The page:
Spending and income

The willingness and ability of consumers to spend money is another indicator of the state of the economy. Falling incomes can predict a pullback in consumer spending, while shifts in how much money consumers are spending (or where they are spending it) signals to the stock markets where both opportunity and danger lie.

Spending and income data can inform the markets as to where the economy and business cycles are headed, or if demographic shifts are happening that may have an effect on different market sectors over the long term.

For example, increased health care expenditures could indicate that a shift in spending is occurring because of an aging population. Certain stock market sectors could benefit from this shift, while other market sectors may experience a decline because the tastes and needs of an older population will differ from that of a younger one, especially in the areas of discretionary spending on consumer goods and health care.

Since Canada and the United States have a very close economic relationship and are major trading partners, the state of consumer spending and household income in either country has an effect on both sides of the border. Statistics Canada compiles and publishes data on spending and income in Canada. Industry Canada publishes useful analysis on consumer spending in Canada. The U.S. Bureau of Labor Statistics publishes the Consumer Expenditure Survey, which covers both spending and income, and the U.S. Census Bureau publishes surveys of income.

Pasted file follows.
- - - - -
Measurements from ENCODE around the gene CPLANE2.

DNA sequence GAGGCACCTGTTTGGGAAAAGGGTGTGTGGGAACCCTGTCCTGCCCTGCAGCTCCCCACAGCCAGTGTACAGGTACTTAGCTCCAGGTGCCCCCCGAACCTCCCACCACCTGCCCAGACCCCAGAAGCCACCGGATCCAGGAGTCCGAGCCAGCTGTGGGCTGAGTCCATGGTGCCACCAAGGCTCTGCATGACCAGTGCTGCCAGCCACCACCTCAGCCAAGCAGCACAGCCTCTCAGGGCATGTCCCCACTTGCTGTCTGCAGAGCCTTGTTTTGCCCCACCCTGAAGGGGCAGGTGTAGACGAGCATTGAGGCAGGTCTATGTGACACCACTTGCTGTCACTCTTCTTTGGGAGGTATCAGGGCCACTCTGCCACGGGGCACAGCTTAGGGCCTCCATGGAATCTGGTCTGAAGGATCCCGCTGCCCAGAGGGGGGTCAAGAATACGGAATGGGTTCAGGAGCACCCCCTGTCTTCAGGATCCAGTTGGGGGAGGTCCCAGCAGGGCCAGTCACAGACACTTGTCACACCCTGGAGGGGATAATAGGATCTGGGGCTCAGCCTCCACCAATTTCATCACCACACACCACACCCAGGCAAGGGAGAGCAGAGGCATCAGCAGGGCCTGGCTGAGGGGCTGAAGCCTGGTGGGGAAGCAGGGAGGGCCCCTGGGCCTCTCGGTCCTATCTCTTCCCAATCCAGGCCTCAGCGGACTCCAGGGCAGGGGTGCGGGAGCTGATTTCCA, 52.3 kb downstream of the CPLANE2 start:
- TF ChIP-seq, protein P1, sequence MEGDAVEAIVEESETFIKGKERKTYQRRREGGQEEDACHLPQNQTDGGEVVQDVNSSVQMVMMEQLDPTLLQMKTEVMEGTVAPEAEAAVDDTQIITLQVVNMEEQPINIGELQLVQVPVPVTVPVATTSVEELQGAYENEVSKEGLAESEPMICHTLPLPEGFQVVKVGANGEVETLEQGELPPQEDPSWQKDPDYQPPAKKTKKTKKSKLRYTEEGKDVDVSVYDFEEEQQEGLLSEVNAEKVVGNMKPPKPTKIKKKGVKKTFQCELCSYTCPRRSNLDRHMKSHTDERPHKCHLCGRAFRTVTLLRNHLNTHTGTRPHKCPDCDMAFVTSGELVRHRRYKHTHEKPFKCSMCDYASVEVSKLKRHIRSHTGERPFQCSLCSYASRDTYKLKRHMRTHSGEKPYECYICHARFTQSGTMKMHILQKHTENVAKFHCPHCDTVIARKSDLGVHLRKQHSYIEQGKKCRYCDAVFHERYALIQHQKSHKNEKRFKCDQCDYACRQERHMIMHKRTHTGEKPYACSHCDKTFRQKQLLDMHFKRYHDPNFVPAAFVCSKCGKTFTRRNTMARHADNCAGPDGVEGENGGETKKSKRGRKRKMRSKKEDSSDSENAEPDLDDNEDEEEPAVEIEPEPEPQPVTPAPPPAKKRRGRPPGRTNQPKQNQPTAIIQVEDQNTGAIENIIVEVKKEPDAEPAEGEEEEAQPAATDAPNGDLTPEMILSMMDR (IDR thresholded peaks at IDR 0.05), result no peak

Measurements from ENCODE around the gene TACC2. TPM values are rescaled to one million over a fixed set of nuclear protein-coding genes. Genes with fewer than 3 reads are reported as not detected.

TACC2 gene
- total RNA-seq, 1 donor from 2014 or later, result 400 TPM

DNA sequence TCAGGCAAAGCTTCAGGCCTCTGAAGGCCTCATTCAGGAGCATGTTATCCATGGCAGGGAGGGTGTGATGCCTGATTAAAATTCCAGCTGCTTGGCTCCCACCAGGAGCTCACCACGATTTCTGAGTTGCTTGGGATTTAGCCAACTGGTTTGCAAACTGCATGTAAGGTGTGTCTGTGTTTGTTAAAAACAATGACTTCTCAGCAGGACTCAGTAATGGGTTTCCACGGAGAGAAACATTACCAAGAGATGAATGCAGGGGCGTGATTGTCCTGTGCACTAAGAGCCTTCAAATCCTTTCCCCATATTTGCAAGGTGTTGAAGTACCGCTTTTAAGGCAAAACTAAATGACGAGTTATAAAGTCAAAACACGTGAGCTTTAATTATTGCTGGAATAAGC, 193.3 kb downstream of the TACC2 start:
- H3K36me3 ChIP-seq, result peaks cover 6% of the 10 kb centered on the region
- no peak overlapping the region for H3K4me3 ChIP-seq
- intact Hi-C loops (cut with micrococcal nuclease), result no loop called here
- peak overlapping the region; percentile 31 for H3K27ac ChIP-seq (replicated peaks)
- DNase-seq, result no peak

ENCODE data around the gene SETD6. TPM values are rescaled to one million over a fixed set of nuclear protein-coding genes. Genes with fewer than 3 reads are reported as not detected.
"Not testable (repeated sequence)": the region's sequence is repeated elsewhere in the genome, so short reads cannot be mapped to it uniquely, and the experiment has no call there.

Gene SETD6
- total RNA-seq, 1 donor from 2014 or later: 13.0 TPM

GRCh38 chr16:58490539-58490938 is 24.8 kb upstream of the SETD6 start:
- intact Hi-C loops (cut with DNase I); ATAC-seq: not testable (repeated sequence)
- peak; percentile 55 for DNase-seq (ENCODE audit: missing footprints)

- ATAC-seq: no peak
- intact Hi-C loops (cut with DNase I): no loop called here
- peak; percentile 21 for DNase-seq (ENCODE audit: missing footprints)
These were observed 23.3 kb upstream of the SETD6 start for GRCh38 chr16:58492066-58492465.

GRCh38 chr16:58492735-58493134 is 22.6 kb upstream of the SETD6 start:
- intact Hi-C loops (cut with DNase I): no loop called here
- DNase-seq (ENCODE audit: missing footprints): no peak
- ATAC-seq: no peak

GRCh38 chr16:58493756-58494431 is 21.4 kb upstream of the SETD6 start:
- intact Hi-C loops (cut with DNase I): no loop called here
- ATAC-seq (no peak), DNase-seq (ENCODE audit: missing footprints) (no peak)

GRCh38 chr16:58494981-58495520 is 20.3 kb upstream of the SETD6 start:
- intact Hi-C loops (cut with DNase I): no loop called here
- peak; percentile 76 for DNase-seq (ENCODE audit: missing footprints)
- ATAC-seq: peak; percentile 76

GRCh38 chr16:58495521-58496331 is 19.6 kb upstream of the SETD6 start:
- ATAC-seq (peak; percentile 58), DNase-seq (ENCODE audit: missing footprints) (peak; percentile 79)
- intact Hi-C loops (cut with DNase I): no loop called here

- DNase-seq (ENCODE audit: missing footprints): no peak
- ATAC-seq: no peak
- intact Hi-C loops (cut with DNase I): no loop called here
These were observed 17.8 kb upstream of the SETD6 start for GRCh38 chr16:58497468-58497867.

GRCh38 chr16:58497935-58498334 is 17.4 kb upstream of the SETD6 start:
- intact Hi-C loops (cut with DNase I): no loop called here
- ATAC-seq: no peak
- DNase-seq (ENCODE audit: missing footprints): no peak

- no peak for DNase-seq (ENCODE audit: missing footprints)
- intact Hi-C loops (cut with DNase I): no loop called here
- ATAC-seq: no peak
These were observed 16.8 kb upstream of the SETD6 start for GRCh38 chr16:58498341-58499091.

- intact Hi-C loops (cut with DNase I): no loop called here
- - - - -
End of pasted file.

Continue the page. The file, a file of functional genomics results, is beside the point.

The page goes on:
Keeping an eye on income levels and spending patterns can give investors a “heads up” on the prospects for certain stocks and market sectors, especially when it comes to companies that are highly sensitive to consumer spending.